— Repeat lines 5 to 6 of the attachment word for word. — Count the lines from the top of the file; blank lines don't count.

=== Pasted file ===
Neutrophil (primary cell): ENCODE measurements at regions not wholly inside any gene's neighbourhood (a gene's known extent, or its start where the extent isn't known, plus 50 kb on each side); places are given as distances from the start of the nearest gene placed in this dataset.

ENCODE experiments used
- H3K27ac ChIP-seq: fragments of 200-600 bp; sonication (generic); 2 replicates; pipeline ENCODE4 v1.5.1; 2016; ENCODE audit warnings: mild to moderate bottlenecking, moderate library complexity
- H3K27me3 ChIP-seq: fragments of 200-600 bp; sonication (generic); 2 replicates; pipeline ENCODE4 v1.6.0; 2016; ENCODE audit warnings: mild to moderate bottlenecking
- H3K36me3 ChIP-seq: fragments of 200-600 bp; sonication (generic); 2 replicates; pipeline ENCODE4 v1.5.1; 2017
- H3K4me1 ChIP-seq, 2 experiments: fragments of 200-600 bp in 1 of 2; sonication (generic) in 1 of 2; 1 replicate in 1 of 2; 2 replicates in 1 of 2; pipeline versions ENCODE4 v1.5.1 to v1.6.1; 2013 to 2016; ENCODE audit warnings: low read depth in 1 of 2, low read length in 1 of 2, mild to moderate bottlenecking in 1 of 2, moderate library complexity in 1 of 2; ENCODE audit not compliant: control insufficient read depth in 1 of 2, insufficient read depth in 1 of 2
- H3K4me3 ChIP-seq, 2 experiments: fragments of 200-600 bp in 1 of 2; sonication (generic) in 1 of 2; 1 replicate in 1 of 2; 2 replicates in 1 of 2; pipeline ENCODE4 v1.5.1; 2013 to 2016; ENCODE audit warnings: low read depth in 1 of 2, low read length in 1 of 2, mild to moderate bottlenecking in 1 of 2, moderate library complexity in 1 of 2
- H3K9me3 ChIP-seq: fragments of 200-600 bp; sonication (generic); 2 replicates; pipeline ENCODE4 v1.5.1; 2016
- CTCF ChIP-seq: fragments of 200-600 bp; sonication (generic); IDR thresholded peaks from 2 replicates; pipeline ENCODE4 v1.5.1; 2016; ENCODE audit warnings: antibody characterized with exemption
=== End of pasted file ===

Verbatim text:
- H3K36me3 ChIP-seq: fragments of 200-600 bp; sonication (generic); 2 replicates; pipeline ENCODE4 v1.5.1; 2017
- H3K4me1 ChIP-seq, 2 experiments: fragments of 200-600 bp in 1 of 2; sonication (generic) in 1 of 2; 1 replicate in 1 of 2; 2 replicates in 1 of 2; pipeline versions ENCODE4 v1.5.1 to v1.6.1; 2013 to 2016; ENCODE audit warnings: low read depth in 1 of 2, low read length in 1 of 2, mild to moderate bottlenecking in 1 of 2, moderate library complexity in 1 of 2; ENCODE audit not compliant: control insufficient read depth in 1 of 2, insufficient read depth in 1 of 2